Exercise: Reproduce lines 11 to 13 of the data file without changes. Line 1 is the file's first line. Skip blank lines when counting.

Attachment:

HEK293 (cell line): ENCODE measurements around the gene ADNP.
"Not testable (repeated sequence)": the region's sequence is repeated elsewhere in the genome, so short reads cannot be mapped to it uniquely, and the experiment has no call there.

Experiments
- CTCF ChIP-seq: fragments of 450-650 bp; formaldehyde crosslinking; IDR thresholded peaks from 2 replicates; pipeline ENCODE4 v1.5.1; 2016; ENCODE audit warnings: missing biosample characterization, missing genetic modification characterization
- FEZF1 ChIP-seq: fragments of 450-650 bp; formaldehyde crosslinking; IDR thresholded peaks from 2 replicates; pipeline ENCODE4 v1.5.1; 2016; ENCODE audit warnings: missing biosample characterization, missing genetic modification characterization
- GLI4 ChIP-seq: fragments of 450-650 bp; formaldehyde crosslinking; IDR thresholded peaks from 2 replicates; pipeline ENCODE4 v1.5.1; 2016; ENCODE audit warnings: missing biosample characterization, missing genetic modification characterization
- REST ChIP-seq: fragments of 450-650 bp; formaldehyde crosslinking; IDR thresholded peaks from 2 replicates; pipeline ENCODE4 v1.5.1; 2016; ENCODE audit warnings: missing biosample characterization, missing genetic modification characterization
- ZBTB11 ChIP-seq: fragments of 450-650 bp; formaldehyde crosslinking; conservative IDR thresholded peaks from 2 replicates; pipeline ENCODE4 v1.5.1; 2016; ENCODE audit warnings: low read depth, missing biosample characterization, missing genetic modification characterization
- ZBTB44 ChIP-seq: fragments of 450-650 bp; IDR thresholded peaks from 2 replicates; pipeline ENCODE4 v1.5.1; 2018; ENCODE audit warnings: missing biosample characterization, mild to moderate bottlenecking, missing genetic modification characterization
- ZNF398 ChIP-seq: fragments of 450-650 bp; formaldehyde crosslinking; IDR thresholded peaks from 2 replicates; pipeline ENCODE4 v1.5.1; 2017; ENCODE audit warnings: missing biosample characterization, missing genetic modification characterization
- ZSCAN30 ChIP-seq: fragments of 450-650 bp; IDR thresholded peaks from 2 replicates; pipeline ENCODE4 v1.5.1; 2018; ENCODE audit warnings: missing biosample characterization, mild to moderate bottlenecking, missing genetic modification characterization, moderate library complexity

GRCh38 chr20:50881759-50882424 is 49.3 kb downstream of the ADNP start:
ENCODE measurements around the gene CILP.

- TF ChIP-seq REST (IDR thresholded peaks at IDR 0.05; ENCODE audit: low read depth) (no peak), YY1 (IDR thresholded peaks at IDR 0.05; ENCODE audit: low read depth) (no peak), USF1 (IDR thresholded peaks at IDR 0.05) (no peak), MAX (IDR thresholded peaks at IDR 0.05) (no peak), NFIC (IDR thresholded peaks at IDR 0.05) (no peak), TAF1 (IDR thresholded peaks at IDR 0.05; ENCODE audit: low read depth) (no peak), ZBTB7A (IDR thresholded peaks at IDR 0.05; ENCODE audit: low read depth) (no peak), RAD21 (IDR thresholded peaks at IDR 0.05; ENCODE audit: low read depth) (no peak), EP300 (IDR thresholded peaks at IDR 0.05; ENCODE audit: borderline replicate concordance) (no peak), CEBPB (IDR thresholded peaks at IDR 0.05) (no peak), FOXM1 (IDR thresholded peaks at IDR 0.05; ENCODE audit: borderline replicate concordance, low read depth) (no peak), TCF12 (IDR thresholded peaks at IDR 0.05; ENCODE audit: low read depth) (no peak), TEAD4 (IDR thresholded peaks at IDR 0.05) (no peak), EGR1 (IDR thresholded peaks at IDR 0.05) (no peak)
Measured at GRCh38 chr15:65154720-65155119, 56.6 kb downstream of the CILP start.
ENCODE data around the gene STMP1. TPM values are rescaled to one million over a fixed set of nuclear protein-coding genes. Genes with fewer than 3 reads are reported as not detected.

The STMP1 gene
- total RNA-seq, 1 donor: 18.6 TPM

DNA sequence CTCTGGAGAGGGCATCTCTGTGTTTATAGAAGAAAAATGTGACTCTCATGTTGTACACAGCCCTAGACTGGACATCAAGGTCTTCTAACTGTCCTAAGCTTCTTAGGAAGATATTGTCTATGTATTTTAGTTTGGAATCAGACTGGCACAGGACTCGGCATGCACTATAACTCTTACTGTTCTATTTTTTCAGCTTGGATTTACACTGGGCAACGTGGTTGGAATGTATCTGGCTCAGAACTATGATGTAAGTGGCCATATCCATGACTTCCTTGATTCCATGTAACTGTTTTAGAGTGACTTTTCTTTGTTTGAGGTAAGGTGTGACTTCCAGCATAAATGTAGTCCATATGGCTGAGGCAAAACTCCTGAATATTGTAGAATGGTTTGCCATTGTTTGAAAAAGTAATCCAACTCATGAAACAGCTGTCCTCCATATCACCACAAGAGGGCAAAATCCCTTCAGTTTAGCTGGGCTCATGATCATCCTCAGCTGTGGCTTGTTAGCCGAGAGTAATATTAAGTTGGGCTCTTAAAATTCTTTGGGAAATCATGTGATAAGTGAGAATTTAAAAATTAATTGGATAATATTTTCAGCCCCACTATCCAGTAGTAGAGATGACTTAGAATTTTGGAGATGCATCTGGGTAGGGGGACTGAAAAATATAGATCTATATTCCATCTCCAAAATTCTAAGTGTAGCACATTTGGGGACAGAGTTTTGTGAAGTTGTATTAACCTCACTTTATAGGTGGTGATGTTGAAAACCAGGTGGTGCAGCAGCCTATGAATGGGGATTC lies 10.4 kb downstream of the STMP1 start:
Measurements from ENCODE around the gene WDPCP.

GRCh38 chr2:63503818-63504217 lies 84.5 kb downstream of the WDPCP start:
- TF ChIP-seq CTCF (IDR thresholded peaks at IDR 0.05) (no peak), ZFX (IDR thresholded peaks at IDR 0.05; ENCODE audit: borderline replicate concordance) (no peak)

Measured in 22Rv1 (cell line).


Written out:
- ZSCAN30 ChIP-seq: fragments of 450-650 bp; IDR thresholded peaks from 2 replicates; pipeline ENCODE4 v1.5.1; 2018; ENCODE audit warnings: missing biosample characterization, mild to moderate bottlenecking, missing genetic modification characterization, moderate library complexity

GRCh38 chr20:50881759-50882424 is 49.3 kb downstream of the ADNP start:
ENCODE measurements around the gene CILP.